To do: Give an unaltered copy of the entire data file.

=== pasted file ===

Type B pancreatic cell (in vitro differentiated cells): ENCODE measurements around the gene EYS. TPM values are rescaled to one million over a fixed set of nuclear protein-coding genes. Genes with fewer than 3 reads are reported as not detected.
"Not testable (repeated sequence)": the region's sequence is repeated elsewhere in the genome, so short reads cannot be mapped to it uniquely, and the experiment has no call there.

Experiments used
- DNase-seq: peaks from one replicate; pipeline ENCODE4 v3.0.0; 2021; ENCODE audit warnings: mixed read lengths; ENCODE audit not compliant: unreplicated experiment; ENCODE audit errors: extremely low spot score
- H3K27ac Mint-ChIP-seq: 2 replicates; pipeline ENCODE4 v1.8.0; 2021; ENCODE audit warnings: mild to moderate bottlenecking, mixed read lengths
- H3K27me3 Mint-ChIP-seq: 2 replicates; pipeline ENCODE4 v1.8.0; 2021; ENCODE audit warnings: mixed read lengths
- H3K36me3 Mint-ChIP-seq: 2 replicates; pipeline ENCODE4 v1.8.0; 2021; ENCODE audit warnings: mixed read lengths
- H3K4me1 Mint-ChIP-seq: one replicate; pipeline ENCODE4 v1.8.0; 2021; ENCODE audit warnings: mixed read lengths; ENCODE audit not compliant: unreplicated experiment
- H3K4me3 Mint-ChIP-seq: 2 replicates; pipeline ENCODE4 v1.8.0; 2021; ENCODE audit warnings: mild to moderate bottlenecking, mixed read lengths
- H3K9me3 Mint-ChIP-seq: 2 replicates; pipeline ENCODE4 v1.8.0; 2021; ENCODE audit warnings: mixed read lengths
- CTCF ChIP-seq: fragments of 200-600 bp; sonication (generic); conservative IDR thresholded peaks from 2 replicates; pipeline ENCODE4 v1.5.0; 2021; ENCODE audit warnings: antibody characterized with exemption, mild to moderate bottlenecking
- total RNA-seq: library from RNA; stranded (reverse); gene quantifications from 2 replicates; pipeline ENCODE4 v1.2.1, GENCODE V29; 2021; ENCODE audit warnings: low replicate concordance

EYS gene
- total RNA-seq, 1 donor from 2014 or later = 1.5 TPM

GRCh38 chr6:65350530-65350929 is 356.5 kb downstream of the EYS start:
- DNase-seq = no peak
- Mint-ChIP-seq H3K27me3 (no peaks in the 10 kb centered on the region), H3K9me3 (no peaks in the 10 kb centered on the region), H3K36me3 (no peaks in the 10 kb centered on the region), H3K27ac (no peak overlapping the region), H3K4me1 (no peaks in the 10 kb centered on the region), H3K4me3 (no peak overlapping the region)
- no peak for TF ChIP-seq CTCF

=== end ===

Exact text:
Type B pancreatic cell (in vitro differentiated cells): ENCODE measurements around the gene EYS. TPM values are rescaled to one million over a fixed set of nuclear protein-coding genes. Genes with fewer than 3 reads are reported as not detected.
"Not testable (repeated sequence)": the region's sequence is repeated elsewhere in the genome, so short reads cannot be mapped to it uniquely, and the experiment has no call there.

Experiments used
- DNase-seq: peaks from one replicate; pipeline ENCODE4 v3.0.0; 2021; ENCODE audit warnings: mixed read lengths; ENCODE audit not compliant: unreplicated experiment; ENCODE audit errors: extremely low spot score
- H3K27ac Mint-ChIP-seq: 2 replicates; pipeline ENCODE4 v1.8.0; 2021; ENCODE audit warnings: mild to moderate bottlenecking, mixed read lengths
- H3K27me3 Mint-ChIP-seq: 2 replicates; pipeline ENCODE4 v1.8.0; 2021; ENCODE audit warnings: mixed read lengths
- H3K36me3 Mint-ChIP-seq: 2 replicates; pipeline ENCODE4 v1.8.0; 2021; ENCODE audit warnings: mixed read lengths
- H3K4me1 Mint-ChIP-seq: one replicate; pipeline ENCODE4 v1.8.0; 2021; ENCODE audit warnings: mixed read lengths; ENCODE audit not compliant: unreplicated experiment
- H3K4me3 Mint-ChIP-seq: 2 replicates; pipeline ENCODE4 v1.8.0; 2021; ENCODE audit warnings: mild to moderate bottlenecking, mixed read lengths
- H3K9me3 Mint-ChIP-seq: 2 replicates; pipeline ENCODE4 v1.8.0; 2021; ENCODE audit warnings: mixed read lengths
- CTCF ChIP-seq: fragments of 200-600 bp; sonication (generic); conservative IDR thresholded peaks from 2 replicates; pipeline ENCODE4 v1.5.0; 2021; ENCODE audit warnings: antibody characterized with exemption, mild to moderate bottlenecking
- total RNA-seq: library from RNA; stranded (reverse); gene quantifications from 2 replicates; pipeline ENCODE4 v1.2.1, GENCODE V29; 2021; ENCODE audit warnings: low replicate concordance

EYS gene
- total RNA-seq, 1 donor from 2014 or later = 1.5 TPM

GRCh38 chr6:65350530-65350929 is 356.5 kb downstream of the EYS start:
- DNase-seq = no peak
- Mint-ChIP-seq H3K27me3 (no peaks in the 10 kb centered on the region), H3K9me3 (no peaks in the 10 kb centered on the region), H3K36me3 (no peaks in the 10 kb centered on the region), H3K27ac (no peak overlapping the region), H3K4me1 (no peaks in the 10 kb centered on the region), H3K4me3 (no peak overlapping the region)
- no peak for TF ChIP-seq CTCF